The Nolan roadshow

December 15, 1995

This week The THES is opening a debate on the issues being explored by Lord Nolan's committee on standards in public life. Apart from hearings in Edinburgh and Cardiff in the New Year, the committee has now finished taking evidence (the editor of The THES was among the last witnesses).

Below Tony Tysome sums up the balance of that evidence. On pages 10 and 11 Michael Shattock discusses the challenge facing college governors and John Hall examines legal responsibilities. In the next few weeks, before the committee drafts its report, The THES would like to hear your views.

Do you, for example, share the view that not much needs doing in higher education? If the Chairmen of University Councils' admirable guide for governors represented existing practice across all institutions all might indeed be well. But not all the good things they commend - remuneration committees, nominations committees for governors, registers of governors' interests, fixed terms of service of three to four years with a maximum of eight or nine years' service, open availablity of papers - are everywhere in place.

How might the committee speed their introduction without tangling institutions in procedures which hamper their ability to respond quickly to changing demands? It is already difficult, particularly for old universities with their larger governing committees, to grasp new opportunities as, for example, the new University of East London has done with its plans for the Royal Docks development (page 3) or the University of Greenwich with its bid for the Royal Naval College.

How can the committee ensure that the kind of public pressure which it represents and which has been so productive of self-improvement, persists once they have furled their tent and moved on? Visitors and ombudsmen, meeting as they do in private, may not operate sufficiently in the sunshine for this purpose. Might the solution lie for example with provision for the protection of whistle-blowers? If so, would this need to go beyond the existing protection under the 1988 Education Reform Act for academic freedom and, if so, how might distinctions be drawn between whistle-blowing and the requirements for commercial confidentiality necessary in today's increasingly competitive climate?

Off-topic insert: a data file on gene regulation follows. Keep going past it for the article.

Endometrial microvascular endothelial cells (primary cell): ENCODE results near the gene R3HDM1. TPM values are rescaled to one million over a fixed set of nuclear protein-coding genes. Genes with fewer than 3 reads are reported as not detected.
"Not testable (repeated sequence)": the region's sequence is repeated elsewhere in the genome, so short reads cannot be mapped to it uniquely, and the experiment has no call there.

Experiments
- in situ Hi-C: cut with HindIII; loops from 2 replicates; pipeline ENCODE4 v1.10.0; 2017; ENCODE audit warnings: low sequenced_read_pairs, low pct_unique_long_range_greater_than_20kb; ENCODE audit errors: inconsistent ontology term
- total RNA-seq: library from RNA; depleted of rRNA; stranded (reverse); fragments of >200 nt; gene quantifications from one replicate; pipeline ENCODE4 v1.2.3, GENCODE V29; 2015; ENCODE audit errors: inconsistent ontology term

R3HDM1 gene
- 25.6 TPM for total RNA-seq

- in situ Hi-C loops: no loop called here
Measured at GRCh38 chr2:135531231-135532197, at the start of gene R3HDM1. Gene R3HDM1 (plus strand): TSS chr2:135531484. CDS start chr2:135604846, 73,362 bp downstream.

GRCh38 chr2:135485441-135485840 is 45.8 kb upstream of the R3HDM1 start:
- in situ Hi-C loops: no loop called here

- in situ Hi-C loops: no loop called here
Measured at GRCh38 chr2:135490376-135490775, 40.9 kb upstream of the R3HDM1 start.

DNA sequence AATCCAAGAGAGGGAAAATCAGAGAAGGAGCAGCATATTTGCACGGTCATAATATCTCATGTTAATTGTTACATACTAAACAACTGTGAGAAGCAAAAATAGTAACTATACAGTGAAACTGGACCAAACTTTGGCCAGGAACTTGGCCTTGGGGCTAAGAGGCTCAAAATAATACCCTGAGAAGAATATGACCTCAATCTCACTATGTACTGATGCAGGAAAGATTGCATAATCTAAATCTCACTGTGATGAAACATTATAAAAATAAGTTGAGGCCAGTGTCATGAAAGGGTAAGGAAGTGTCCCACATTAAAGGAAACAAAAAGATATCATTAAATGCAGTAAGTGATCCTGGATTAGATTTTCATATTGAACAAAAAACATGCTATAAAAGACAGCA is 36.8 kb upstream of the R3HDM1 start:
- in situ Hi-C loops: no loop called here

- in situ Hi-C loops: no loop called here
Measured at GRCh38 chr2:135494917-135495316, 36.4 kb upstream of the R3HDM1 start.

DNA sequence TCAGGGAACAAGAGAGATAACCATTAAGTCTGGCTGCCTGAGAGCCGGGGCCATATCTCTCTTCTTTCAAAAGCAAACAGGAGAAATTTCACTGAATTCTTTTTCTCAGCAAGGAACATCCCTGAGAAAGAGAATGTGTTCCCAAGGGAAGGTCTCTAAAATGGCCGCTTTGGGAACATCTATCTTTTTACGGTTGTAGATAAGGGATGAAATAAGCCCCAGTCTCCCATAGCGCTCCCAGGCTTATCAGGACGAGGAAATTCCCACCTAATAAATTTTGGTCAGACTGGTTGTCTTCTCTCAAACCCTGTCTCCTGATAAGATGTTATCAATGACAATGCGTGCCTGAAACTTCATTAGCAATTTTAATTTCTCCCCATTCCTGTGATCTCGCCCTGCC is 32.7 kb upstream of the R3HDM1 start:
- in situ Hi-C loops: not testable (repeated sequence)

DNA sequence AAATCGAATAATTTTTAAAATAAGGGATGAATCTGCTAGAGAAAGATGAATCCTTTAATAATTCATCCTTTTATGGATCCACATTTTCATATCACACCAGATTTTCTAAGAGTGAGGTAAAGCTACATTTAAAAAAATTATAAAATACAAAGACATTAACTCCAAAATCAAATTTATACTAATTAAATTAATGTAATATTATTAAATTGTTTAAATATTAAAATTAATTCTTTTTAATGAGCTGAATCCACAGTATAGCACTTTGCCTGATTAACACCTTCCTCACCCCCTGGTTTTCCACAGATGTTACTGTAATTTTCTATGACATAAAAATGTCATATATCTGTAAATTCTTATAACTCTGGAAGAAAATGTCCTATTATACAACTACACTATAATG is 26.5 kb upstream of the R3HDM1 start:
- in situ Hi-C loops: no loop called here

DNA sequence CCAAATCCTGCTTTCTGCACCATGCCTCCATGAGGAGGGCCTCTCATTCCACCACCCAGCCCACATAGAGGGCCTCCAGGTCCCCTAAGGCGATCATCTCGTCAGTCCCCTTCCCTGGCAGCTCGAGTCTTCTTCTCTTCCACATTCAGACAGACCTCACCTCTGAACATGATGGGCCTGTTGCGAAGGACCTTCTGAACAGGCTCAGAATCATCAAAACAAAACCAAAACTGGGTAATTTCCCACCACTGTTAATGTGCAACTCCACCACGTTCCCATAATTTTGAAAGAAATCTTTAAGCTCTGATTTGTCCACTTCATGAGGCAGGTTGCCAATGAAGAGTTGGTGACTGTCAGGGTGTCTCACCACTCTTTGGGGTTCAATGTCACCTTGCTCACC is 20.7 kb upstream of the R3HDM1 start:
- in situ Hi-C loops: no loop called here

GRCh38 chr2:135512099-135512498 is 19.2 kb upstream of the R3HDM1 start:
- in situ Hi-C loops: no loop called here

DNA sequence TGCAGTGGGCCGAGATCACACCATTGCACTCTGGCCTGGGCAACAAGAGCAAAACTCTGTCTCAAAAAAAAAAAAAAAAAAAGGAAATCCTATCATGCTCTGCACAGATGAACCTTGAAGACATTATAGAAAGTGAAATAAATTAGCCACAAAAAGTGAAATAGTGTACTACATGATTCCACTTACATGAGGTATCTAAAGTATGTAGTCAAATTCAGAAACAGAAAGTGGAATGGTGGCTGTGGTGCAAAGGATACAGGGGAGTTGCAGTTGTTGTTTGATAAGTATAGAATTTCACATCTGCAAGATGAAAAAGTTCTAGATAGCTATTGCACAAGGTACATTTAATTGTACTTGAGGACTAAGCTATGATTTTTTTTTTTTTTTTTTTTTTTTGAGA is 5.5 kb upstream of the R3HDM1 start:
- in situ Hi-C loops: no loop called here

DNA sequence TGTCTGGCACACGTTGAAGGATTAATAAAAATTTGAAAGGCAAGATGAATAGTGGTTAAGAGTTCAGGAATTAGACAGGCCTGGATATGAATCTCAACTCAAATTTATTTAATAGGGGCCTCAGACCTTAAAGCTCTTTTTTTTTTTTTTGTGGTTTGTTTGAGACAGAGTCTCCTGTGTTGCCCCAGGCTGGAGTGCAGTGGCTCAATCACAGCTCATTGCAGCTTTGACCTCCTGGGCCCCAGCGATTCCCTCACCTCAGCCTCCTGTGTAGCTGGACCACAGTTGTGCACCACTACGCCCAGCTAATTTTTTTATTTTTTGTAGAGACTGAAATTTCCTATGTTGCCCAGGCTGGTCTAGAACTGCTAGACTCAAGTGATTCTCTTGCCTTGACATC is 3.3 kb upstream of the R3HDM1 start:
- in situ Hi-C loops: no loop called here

Do you share Michael Shattock's concern at the load now being placed on further education college governors? Is it reasonable to expect to be able to find an adequate number of people locally willing to take it on? The Committee of Vice Chancellors in its evidence this week said there was a large supply of eager people, often those who had retired early, willing to become involved in university governance. It seems improbable that this willingness is confined to universities but John Hall provides a sobering warning.

Are staff and student representatives willing to abide by the guidance of both CUC and the Further Education Funding Council that governors nominated by particular constituencies should not act as delegates and that they should respect majority decisions and rules of confidentiality? Comfort is being taken from the speed with which recent improprieties have become public knowledge but that has been because governors did not respect such rules.

Is the use of gagging clauses in severance packages or contracts ever acceptable? Severance deals are often struck to avoid the hassle and bad publicity of going to a tribunal, as Baroness Perry pointed out in her evidence this week. Both managers and recipients have a motive to agree a more generous deal in exchange for silence. Is this effective management or conducive to a climate of corruption?

Looking more broadly, are there over-arching recommendations that could and should be made for conduct in all the bodies which the committee is investigating - housing associations, Training and Enterprise Councils, grant-maintained schools as well as colleges and universities - or are they too disparate? There will be readers who have professional expertise in matters of governance and regulation as well has those with personal views.

These are among the many questions with which the committee must grapple. Do please contribute by writing to us.

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